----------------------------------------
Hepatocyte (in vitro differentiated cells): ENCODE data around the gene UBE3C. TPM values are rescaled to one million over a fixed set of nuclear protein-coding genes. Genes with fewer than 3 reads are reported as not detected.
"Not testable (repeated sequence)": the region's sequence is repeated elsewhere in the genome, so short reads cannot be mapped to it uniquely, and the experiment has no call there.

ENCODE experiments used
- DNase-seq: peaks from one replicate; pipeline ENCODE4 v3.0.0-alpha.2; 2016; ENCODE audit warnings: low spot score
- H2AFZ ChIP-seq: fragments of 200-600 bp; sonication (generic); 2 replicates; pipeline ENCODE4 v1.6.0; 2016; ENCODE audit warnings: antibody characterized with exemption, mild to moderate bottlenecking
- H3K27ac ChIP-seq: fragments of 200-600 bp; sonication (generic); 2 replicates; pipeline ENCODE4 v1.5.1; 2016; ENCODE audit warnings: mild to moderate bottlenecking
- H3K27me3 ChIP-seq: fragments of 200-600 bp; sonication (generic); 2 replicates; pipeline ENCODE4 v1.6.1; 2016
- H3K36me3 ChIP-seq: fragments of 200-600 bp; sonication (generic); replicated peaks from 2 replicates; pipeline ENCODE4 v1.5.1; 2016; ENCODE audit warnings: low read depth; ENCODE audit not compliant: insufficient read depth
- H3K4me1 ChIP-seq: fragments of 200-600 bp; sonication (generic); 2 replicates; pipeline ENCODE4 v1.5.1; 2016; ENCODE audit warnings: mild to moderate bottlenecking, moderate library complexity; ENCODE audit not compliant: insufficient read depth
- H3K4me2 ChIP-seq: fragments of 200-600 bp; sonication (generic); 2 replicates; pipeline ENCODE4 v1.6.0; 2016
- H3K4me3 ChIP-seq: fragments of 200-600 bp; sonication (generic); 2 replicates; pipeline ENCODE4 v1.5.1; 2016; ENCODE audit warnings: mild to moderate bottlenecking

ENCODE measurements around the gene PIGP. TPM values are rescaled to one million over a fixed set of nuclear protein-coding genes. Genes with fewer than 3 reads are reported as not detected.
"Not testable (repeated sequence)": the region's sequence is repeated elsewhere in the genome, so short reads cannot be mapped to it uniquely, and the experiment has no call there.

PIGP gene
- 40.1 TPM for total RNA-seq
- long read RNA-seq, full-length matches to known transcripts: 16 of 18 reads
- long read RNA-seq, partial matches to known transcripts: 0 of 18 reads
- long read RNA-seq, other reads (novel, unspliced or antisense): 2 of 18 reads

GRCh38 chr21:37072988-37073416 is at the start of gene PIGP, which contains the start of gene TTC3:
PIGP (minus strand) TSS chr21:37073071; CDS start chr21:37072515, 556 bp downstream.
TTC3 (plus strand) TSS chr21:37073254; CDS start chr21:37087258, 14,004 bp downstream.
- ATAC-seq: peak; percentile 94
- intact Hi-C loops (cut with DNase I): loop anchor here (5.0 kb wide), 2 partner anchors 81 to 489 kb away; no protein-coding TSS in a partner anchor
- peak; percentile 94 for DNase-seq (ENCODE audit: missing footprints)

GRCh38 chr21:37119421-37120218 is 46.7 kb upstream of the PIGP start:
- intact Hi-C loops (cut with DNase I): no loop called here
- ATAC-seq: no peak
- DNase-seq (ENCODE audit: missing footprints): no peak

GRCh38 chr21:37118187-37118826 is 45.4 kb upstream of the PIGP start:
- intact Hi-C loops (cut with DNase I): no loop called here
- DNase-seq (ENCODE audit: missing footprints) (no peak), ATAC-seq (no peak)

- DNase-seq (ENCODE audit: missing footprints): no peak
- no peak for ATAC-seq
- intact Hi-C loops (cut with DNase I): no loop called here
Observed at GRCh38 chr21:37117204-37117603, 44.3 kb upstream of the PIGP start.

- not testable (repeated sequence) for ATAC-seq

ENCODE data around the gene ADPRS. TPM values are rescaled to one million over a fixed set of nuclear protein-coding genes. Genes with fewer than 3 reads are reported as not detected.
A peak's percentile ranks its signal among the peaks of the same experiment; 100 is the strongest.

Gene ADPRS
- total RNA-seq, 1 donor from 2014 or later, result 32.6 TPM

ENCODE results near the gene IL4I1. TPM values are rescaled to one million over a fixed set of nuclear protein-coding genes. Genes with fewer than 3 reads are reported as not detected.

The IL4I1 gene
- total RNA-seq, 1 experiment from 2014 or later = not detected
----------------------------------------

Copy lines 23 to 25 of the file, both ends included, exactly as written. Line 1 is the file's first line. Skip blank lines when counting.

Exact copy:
- intact Hi-C loops (cut with DNase I): loop anchor here (5.0 kb wide), 2 partner anchors 81 to 489 kb away; no protein-coding TSS in a partner anchor
- peak; percentile 94 for DNase-seq (ENCODE audit: missing footprints)

GRCh38 chr21:37119421-37120218 is 46.7 kb upstream of the PIGP start: